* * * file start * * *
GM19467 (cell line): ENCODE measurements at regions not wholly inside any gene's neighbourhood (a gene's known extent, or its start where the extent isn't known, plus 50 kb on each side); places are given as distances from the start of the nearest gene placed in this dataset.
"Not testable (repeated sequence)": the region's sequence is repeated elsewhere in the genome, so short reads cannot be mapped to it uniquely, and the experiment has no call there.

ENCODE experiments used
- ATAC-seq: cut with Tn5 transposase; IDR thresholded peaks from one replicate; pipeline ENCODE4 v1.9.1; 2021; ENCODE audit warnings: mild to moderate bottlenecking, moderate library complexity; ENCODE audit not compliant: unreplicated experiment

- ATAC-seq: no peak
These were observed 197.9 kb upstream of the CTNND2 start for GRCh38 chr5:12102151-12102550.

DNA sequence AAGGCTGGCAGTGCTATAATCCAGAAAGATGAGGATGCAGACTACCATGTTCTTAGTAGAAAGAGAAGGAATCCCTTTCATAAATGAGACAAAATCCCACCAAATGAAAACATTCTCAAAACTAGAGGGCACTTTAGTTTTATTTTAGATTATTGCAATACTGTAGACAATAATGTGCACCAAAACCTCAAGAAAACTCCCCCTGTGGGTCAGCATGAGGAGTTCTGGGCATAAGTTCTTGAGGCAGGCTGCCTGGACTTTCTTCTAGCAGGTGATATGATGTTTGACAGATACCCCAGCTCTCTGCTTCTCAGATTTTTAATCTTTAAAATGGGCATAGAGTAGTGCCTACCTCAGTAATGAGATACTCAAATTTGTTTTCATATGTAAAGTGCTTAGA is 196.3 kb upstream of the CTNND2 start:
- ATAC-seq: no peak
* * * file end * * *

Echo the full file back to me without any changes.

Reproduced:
GM19467 (cell line): ENCODE measurements at regions not wholly inside any gene's neighbourhood (a gene's known extent, or its start where the extent isn't known, plus 50 kb on each side); places are given as distances from the start of the nearest gene placed in this dataset.
"Not testable (repeated sequence)": the region's sequence is repeated elsewhere in the genome, so short reads cannot be mapped to it uniquely, and the experiment has no call there.

ENCODE experiments used
- ATAC-seq: cut with Tn5 transposase; IDR thresholded peaks from one replicate; pipeline ENCODE4 v1.9.1; 2021; ENCODE audit warnings: mild to moderate bottlenecking, moderate library complexity; ENCODE audit not compliant: unreplicated experiment

- ATAC-seq: no peak
These were observed 197.9 kb upstream of the CTNND2 start for GRCh38 chr5:12102151-12102550.

DNA sequence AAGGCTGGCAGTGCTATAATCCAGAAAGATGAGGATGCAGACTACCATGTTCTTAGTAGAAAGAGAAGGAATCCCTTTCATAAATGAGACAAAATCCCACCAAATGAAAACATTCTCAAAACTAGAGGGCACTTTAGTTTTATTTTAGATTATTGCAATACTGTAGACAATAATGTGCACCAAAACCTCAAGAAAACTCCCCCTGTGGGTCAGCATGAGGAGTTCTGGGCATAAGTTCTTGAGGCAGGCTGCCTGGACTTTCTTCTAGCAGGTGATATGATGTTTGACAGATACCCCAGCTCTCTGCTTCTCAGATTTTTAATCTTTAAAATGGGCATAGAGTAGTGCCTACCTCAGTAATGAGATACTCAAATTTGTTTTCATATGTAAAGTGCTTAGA is 196.3 kb upstream of the CTNND2 start:
- ATAC-seq: no peak